The islands of the Caribbean have always attracted people who march to a different drummer. It is easy to see why the islands are such a magnet for those seeking a different life, an adventure, a place to escape. Perhaps it is not as easy in the 21st Century to live the freewheeling lifestyle so cherished by those of us lucky enough to make the islands our home, but there are still people out there who are willing to give it a try and some are making a good job of it. Recently, an artist has taken up residence close to where I live. His home is a tiny sampan covered by a delicately painted curved shelter that keeps out the sun and rain. I often see the artist sitting on the beach working at his miniature easel painting delicate watercolors. Where he came from, I have no idea, but he is living the dream. Over the last few months we have featured quite a few stories about adventurers who have embraced the watery Caribbean lifestyle and I am delighted that we continue to do so. This month our adventurers couldn’t be more different. One story features a young couple who are in love and cruising, and their tale of romance and the sea is one which I hope will inspire others to follow in their wake (Keep it Simple – Young, In Love, and Floating on a Dream). The second of our ‘human interest’ stories is rather more swashbuckling and with a subtle nod to the way things were in the Caribbean in the 1960s and ‘70s (David Wegman: High Seas Wanderer). The story features David Wegman, an artist/adventurer whose exploits could provide the lyrics for many a Jimmy Buffett song, and perhaps have!
Our own exploits on the water continue and in May we entered G-String in the Anguilla regatta. It was not our finest hour. As a cruiser, I am a stickler for preparation but somehow the spirit of the chase clouded my judgment and we went off half-cocked. The wonder of it is that as the problems began to pile up from race to race, we still had a huge amount of fun. Something I learned as a racing skipper is just how much goes into running a regatta. This might sound strange coming from someone whose life more or less revolves around reporting on sailing events, but seeing it from a competitor’s perspective was quite an eye-opener. While reporting from the press boat, especially when taking photographs, I admit to having little interest in what is happening on the water until the five minute warning for the first race. That changes when you are a competitor. As a competitor you have a far more intimate relationship with the committee boat and race officers. You are part of it. You see the hard work that goes into preparing the course, especially in shifty wind conditions when last minute adjustments to the pin are made to ensure a decent start line. Then there are the other marks that have to be placed and maintained. And although there are time limits to races (we barely made it), how race officers happily sit aboard a small boat in what can amount to a half-gale while race boats have fun thrashing around a course, lovingly provided for them by the said battered officials, beats me. There is in the Caribbean a genuine love of the sport of sailboat racing and as the season winds down and officials put away their flags and plotters, I want to take this opportunity to offer them a salute of gratitude.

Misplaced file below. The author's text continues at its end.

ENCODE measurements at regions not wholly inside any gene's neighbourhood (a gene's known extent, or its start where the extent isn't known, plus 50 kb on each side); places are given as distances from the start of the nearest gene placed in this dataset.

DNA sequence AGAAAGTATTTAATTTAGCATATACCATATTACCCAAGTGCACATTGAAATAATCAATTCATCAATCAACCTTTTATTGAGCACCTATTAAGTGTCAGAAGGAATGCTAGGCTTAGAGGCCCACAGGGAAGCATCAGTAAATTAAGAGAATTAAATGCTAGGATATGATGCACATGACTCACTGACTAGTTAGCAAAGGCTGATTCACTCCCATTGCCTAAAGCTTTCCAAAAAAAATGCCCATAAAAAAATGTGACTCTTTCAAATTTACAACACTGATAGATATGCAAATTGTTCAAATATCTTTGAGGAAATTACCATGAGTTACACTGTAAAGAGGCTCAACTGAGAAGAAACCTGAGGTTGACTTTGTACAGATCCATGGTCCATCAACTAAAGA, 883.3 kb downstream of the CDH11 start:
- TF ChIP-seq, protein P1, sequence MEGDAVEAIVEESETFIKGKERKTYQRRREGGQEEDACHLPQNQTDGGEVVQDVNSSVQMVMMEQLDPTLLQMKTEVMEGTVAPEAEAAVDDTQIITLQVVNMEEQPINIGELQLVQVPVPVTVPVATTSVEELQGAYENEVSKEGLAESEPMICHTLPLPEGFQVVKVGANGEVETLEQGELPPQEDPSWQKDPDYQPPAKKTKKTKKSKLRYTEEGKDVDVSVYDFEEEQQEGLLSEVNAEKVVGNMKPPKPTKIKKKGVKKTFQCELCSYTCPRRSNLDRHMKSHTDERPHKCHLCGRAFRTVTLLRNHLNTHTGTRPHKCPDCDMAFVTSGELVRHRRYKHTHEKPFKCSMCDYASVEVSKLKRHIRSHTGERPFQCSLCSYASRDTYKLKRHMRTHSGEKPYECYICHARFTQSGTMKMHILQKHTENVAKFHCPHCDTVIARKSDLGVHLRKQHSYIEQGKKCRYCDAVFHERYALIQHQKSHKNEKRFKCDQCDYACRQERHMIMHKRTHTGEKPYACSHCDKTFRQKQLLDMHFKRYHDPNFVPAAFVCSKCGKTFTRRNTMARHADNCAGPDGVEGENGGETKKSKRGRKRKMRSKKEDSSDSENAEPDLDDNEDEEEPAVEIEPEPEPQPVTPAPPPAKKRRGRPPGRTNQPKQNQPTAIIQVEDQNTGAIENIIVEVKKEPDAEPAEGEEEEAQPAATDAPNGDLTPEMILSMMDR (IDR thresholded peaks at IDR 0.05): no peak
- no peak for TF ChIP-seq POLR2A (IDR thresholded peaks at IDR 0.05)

In this issue, Cap’n Fatty Goodlander describes how he his haunted by the ghost of Carlotta (Returning to the Scene of the Crime), the boat he lost to hurricane Hugo. His moving tribute to a special boat is worlds apart from the humorous articles we have come to expect and goes to confirm just why Fatty is one of the most popular maritime writers today. As we went to press, the Goodlanders were setting out on their third circumnavigation. All At Sea will continue to publish the adventures of Cap’n Fatty and Carolyn, and the entire team wish them a safe voyage of discovery.